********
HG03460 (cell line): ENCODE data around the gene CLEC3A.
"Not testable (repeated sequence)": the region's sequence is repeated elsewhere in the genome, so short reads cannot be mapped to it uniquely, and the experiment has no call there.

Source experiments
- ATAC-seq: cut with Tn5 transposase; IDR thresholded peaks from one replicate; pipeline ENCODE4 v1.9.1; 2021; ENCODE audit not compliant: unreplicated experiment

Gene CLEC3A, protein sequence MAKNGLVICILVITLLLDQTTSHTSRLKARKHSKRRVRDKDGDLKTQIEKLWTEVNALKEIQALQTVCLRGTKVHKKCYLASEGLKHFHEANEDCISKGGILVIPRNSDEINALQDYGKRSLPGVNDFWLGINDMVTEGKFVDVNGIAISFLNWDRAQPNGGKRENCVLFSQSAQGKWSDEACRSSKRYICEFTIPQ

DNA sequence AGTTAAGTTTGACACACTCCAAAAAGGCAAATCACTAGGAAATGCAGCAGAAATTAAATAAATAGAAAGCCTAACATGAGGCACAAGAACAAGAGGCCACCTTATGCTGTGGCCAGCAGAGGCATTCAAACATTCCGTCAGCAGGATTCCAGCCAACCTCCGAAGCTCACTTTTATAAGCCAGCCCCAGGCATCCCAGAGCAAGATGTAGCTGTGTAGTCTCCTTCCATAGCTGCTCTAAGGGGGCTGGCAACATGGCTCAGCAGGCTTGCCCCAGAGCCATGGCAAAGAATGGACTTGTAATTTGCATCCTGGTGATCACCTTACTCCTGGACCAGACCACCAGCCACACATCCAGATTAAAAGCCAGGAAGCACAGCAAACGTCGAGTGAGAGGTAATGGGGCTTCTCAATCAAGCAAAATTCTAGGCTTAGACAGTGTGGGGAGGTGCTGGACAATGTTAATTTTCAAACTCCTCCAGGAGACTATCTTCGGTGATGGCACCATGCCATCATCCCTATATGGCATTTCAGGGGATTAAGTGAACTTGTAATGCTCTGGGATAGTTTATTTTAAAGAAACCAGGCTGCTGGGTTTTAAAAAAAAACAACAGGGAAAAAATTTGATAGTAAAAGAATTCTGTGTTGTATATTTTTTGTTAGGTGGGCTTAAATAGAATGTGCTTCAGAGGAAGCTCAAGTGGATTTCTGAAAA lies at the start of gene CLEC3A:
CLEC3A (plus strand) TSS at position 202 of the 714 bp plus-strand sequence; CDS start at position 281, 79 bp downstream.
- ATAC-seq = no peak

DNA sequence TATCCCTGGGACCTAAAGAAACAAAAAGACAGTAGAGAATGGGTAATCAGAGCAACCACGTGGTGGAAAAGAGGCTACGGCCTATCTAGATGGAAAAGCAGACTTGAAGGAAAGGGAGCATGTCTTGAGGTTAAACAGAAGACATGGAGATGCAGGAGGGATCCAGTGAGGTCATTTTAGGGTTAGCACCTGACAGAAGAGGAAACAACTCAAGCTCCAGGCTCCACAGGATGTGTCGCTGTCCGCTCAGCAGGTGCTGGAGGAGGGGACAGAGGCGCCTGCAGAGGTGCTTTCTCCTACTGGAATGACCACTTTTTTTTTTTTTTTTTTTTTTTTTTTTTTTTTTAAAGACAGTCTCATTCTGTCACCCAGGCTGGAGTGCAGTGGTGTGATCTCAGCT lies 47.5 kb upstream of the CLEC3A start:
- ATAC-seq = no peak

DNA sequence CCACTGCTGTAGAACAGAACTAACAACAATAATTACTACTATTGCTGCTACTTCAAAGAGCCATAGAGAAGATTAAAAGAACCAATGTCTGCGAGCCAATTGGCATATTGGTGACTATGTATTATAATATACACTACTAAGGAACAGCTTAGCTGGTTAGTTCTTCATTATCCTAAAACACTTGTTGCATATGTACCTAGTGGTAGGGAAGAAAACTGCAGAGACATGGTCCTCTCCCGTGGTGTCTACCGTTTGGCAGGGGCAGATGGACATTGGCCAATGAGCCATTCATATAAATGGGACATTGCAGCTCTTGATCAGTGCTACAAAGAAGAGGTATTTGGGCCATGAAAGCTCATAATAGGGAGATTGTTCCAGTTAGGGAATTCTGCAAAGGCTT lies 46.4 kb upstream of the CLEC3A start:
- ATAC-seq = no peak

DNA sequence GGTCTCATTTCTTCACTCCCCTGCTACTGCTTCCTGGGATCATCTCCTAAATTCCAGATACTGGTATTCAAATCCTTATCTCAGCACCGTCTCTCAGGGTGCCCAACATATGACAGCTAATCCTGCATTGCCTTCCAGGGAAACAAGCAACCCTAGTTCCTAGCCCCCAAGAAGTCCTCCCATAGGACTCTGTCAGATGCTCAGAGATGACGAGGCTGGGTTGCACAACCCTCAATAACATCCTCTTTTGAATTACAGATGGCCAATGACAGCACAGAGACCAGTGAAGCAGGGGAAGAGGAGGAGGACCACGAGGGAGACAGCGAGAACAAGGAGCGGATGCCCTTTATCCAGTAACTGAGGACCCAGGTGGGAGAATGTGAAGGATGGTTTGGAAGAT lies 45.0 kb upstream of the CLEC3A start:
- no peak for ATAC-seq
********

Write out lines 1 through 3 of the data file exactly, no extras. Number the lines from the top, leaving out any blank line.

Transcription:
HG03460 (cell line): ENCODE data around the gene CLEC3A.
"Not testable (repeated sequence)": the region's sequence is repeated elsewhere in the genome, so short reads cannot be mapped to it uniquely, and the experiment has no call there.

Source experiments